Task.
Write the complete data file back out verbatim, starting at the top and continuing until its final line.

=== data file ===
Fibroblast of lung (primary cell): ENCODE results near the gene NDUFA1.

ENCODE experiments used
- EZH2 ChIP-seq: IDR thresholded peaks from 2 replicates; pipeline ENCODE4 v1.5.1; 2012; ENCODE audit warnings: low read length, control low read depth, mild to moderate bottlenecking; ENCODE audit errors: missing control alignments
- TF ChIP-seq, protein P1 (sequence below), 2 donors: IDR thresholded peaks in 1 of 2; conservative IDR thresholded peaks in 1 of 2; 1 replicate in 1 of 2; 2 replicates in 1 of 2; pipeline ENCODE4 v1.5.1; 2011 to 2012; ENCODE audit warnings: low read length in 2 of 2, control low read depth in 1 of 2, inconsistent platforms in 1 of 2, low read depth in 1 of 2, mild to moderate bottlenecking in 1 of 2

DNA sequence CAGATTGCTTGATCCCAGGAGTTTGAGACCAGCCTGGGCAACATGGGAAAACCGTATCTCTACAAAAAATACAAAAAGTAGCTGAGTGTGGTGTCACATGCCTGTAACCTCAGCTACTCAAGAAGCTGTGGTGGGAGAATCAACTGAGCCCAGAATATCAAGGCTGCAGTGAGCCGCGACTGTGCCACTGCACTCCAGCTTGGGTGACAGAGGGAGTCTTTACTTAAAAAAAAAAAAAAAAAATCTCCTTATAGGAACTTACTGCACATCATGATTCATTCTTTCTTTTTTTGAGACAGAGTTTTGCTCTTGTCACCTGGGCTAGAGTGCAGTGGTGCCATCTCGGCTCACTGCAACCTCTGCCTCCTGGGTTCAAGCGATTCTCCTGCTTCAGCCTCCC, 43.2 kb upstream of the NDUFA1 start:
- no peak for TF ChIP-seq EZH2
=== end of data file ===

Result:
Fibroblast of lung (primary cell): ENCODE results near the gene NDUFA1.

ENCODE experiments used
- EZH2 ChIP-seq: IDR thresholded peaks from 2 replicates; pipeline ENCODE4 v1.5.1; 2012; ENCODE audit warnings: low read length, control low read depth, mild to moderate bottlenecking; ENCODE audit errors: missing control alignments
- TF ChIP-seq, protein P1 (sequence below), 2 donors: IDR thresholded peaks in 1 of 2; conservative IDR thresholded peaks in 1 of 2; 1 replicate in 1 of 2; 2 replicates in 1 of 2; pipeline ENCODE4 v1.5.1; 2011 to 2012; ENCODE audit warnings: low read length in 2 of 2, control low read depth in 1 of 2, inconsistent platforms in 1 of 2, low read depth in 1 of 2, mild to moderate bottlenecking in 1 of 2

DNA sequence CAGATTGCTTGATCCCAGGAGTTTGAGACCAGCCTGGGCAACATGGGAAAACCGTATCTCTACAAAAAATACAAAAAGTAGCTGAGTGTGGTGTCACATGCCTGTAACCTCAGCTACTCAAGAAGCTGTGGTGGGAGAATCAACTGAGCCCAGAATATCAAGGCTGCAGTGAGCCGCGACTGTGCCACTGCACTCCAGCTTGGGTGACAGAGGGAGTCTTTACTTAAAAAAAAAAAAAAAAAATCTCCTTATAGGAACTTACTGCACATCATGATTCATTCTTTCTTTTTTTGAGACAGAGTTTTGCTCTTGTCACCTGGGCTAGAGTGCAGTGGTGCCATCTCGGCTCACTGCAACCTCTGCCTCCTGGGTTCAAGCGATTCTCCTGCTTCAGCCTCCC, 43.2 kb upstream of the NDUFA1 start:
- no peak for TF ChIP-seq EZH2